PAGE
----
1.) “I will be the first to say that it is always difficult to get monetary policy just right. But the Fed’s analytical prowess is top-notch and our forecasting record is second to none”
2.) “Q: Can you act quickly enough to prevent inflation from getting out of control?A: We could raise interest rates in 15 minutes if we have to. So, there really is no problem with raising rates, tightening monetary policy, slowing the economy, reducing inflation, at the appropriate time. Now, that time is not now.
Q: You have what degree of confidence in your ability to control this [inflation]?
3.) “People don’t realize that we cannot forecast the future. What we can do is have probabilities of what causes what, but that’s as far as we go. And I’ve had a very successful career as a forecaster, starting in 1948 forward. The number of mistakes I have made are just awesome. There is no number large enough to account for that.
4.) “I know that it is fashionable to talk about a “dual mandate”—that policy should be directed toward the two objectives of price stability and full employment. Fashionable or not, I find that mandate both operationally confusing and ultimately illusory: operationally confusing in breeding incessant debate in the Fed and the markets about which way should policy lean month-to-month or quarter-to-quarter with minute inspection of every passing statistic; illusory in the sense it implies a trade-off between economic growth and price stability, a concept that I thought had long ago been refuted not just by Nobel prize winners but by experience.”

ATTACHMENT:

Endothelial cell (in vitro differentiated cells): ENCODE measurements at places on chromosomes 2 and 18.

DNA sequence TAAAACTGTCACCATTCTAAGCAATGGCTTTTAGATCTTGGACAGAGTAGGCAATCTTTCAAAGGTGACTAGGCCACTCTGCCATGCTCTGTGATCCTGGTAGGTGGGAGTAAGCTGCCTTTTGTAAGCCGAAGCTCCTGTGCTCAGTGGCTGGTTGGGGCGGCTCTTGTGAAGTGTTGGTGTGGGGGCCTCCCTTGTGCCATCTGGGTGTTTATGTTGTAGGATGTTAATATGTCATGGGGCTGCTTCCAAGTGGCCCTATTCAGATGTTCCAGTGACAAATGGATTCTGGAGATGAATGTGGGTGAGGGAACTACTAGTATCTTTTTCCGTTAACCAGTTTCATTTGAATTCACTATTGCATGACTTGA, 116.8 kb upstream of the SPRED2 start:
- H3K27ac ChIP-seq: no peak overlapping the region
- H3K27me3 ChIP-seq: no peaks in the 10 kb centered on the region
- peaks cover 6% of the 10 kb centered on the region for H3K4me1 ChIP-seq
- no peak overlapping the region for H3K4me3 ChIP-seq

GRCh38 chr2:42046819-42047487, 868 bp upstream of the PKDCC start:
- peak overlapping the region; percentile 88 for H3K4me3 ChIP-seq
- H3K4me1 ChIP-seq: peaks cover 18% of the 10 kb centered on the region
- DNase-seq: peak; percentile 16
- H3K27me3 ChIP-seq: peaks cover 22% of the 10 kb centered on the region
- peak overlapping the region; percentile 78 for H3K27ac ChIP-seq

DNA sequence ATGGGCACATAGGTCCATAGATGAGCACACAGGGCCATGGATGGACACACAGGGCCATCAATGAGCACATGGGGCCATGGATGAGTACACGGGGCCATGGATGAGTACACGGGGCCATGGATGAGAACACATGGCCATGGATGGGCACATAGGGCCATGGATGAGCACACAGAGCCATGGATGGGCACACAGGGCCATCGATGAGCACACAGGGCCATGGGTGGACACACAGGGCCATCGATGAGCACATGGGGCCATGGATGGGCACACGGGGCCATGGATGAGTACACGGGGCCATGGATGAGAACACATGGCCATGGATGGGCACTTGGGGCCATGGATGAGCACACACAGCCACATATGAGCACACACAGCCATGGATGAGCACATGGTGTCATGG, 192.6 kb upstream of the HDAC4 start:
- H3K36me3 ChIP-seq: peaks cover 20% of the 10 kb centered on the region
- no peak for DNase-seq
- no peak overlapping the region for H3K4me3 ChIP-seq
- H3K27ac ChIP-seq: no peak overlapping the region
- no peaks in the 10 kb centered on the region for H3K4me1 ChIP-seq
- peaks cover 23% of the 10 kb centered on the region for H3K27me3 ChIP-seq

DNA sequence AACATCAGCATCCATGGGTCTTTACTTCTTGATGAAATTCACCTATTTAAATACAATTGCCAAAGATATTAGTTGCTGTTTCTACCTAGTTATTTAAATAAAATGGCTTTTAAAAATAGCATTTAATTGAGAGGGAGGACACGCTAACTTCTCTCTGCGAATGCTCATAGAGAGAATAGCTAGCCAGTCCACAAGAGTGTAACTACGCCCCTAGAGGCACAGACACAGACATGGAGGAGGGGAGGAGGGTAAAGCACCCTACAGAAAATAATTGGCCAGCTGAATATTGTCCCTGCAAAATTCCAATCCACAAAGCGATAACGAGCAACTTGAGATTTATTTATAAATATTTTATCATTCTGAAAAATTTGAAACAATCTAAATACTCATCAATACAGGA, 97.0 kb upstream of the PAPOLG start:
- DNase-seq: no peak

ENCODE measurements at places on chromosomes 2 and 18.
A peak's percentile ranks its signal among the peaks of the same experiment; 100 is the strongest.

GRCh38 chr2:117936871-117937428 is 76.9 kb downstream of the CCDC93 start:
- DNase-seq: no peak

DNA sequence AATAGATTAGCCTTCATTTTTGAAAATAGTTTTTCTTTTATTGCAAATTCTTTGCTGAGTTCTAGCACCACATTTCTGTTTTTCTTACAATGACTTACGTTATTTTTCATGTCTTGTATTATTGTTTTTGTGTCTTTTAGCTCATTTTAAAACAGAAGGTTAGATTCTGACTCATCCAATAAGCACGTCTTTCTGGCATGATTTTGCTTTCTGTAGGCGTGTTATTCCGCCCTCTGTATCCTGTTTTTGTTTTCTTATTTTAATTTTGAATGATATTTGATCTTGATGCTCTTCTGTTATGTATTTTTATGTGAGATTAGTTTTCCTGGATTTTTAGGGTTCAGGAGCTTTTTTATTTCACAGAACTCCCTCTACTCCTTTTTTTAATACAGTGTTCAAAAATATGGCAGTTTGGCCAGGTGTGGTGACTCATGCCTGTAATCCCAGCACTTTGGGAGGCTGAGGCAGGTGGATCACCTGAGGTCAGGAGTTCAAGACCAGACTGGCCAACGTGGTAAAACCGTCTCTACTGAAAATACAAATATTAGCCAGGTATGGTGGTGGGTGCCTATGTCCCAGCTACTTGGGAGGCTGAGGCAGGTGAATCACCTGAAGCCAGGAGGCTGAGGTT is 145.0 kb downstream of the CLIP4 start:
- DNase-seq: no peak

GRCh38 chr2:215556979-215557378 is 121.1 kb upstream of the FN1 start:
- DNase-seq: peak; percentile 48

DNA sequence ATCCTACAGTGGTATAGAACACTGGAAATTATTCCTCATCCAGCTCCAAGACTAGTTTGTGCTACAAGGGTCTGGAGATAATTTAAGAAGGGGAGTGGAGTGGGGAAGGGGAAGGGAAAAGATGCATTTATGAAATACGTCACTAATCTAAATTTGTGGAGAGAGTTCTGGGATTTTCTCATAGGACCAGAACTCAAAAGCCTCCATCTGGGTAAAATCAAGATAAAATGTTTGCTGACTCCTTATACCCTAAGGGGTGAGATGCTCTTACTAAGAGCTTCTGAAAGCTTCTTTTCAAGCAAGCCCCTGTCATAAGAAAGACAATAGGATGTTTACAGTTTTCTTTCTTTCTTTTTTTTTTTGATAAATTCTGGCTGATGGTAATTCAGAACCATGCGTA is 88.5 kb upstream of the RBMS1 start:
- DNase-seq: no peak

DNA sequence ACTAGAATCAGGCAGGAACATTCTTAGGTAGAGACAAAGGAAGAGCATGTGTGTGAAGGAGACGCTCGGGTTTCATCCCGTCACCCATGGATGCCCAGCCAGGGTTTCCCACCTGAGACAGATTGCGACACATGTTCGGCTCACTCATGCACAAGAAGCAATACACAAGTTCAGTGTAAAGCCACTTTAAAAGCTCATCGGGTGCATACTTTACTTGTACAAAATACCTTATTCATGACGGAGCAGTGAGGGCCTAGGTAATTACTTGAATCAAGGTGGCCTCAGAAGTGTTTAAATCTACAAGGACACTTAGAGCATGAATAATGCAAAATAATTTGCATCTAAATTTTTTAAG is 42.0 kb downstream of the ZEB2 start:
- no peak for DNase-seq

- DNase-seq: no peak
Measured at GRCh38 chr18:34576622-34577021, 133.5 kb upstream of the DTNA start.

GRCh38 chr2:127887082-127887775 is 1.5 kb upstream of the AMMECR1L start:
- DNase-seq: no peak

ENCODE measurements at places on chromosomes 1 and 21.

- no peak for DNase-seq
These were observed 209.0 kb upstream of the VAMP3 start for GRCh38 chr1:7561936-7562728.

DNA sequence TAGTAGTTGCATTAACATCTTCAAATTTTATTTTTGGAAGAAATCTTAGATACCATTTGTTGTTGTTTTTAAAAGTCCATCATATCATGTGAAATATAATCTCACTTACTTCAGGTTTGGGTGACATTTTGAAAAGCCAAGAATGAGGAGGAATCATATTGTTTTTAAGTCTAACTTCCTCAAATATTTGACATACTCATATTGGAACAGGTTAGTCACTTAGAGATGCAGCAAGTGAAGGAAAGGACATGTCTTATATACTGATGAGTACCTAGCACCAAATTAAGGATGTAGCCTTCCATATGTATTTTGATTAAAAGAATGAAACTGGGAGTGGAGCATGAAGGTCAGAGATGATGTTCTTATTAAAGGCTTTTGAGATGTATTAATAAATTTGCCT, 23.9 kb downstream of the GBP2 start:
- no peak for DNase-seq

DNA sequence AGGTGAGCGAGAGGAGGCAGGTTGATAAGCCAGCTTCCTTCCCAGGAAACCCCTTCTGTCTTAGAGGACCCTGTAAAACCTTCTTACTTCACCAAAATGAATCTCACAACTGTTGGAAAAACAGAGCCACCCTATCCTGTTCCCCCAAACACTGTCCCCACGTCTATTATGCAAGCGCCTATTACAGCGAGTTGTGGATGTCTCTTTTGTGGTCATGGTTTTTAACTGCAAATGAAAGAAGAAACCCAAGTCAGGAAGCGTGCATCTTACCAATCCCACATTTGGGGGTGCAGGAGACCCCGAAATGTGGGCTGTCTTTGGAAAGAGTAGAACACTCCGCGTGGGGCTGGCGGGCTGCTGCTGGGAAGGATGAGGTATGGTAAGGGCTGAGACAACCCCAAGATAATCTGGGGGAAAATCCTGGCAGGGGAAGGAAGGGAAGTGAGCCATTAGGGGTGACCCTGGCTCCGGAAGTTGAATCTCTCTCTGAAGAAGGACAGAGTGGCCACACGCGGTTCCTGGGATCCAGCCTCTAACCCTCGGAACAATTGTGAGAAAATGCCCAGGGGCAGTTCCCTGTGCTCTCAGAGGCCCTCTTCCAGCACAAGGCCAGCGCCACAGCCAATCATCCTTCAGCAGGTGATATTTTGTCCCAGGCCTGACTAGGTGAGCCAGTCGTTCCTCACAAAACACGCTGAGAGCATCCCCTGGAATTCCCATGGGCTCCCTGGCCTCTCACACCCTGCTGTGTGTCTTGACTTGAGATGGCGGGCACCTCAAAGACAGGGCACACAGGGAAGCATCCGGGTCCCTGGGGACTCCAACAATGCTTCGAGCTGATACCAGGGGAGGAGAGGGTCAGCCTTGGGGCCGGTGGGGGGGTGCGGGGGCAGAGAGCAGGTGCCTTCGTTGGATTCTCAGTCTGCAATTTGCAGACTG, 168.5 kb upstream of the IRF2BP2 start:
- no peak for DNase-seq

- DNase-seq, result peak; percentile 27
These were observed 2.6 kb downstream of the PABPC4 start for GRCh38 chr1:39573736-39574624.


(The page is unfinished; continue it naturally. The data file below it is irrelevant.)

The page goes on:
- Janet Yellen, Fed Chairwoman and before that Berkeley Economics Professor
- Ben Bernanke, Former Fed Chairman (2006-2014) and before that Princeton Economics Professor
- Alan Greenspan, Former Fed Chairman (1987-2006) and before that Private Sector Economist
- Paul Volker, Former Fed Chairman (1979-1987) and before that Private Sector Economist
All four quotes are from individuals who served as Chairman of the Federal Reserve. Notice any patterns in the quotes? I do. The level of hubris has increased exponentially since Paul Volker was Chairman. What might be the cause? It probably isn’t a coincidence that Dr. Yellen and Dr. Bernanke spent their careers in academia while Mr. Greenspan and Mr. Volker were private sector economists before leading the Fed.